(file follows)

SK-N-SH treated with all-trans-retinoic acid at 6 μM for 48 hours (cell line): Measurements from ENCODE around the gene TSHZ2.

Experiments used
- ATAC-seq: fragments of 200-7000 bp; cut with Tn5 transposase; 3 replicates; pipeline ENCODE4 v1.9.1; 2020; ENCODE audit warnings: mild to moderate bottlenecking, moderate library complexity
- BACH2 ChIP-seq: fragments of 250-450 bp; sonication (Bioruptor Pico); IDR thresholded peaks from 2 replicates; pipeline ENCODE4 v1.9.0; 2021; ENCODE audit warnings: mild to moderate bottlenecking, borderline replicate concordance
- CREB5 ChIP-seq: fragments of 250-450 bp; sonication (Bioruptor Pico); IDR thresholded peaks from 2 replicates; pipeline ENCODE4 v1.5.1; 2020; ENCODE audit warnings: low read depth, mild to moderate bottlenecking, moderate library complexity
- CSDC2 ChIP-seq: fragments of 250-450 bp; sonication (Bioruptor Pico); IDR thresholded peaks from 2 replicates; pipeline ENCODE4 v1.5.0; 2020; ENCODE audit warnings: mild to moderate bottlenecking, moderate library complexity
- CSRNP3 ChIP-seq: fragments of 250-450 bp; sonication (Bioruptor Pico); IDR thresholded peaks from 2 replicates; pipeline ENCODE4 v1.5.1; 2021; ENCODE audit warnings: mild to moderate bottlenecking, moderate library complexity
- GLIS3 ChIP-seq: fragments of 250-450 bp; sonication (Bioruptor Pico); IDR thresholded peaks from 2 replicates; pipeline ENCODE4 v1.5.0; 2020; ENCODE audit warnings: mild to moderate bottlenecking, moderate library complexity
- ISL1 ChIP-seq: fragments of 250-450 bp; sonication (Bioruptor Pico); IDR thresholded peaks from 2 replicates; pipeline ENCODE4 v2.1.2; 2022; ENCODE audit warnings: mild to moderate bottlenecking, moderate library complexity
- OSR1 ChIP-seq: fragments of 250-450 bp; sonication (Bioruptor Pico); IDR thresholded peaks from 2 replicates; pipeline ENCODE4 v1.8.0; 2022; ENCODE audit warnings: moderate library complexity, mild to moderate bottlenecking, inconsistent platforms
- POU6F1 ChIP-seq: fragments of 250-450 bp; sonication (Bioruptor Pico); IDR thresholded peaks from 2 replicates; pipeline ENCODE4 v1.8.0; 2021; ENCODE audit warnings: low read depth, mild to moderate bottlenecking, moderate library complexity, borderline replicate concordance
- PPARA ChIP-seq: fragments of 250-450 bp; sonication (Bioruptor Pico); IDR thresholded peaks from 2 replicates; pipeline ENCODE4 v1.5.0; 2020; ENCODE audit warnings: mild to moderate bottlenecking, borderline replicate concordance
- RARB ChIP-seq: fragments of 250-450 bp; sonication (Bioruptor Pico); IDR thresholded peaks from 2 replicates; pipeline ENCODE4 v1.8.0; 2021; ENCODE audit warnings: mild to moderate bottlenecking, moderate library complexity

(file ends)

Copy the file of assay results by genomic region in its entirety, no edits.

SK-N-SH treated with all-trans-retinoic acid at 6 μM for 48 hours (cell line): Measurements from ENCODE around the gene TSHZ2.

Experiments used
- ATAC-seq: fragments of 200-7000 bp; cut with Tn5 transposase; 3 replicates; pipeline ENCODE4 v1.9.1; 2020; ENCODE audit warnings: mild to moderate bottlenecking, moderate library complexity
- BACH2 ChIP-seq: fragments of 250-450 bp; sonication (Bioruptor Pico); IDR thresholded peaks from 2 replicates; pipeline ENCODE4 v1.9.0; 2021; ENCODE audit warnings: mild to moderate bottlenecking, borderline replicate concordance
- CREB5 ChIP-seq: fragments of 250-450 bp; sonication (Bioruptor Pico); IDR thresholded peaks from 2 replicates; pipeline ENCODE4 v1.5.1; 2020; ENCODE audit warnings: low read depth, mild to moderate bottlenecking, moderate library complexity
- CSDC2 ChIP-seq: fragments of 250-450 bp; sonication (Bioruptor Pico); IDR thresholded peaks from 2 replicates; pipeline ENCODE4 v1.5.0; 2020; ENCODE audit warnings: mild to moderate bottlenecking, moderate library complexity
- CSRNP3 ChIP-seq: fragments of 250-450 bp; sonication (Bioruptor Pico); IDR thresholded peaks from 2 replicates; pipeline ENCODE4 v1.5.1; 2021; ENCODE audit warnings: mild to moderate bottlenecking, moderate library complexity
- GLIS3 ChIP-seq: fragments of 250-450 bp; sonication (Bioruptor Pico); IDR thresholded peaks from 2 replicates; pipeline ENCODE4 v1.5.0; 2020; ENCODE audit warnings: mild to moderate bottlenecking, moderate library complexity
- ISL1 ChIP-seq: fragments of 250-450 bp; sonication (Bioruptor Pico); IDR thresholded peaks from 2 replicates; pipeline ENCODE4 v2.1.2; 2022; ENCODE audit warnings: mild to moderate bottlenecking, moderate library complexity
- OSR1 ChIP-seq: fragments of 250-450 bp; sonication (Bioruptor Pico); IDR thresholded peaks from 2 replicates; pipeline ENCODE4 v1.8.0; 2022; ENCODE audit warnings: moderate library complexity, mild to moderate bottlenecking, inconsistent platforms
- POU6F1 ChIP-seq: fragments of 250-450 bp; sonication (Bioruptor Pico); IDR thresholded peaks from 2 replicates; pipeline ENCODE4 v1.8.0; 2021; ENCODE audit warnings: low read depth, mild to moderate bottlenecking, moderate library complexity, borderline replicate concordance
- PPARA ChIP-seq: fragments of 250-450 bp; sonication (Bioruptor Pico); IDR thresholded peaks from 2 replicates; pipeline ENCODE4 v1.5.0; 2020; ENCODE audit warnings: mild to moderate bottlenecking, borderline replicate concordance
- RARB ChIP-seq: fragments of 250-450 bp; sonication (Bioruptor Pico); IDR thresholded peaks from 2 replicates; pipeline ENCODE4 v1.8.0; 2021; ENCODE audit warnings: mild to moderate bottlenecking, moderate library complexity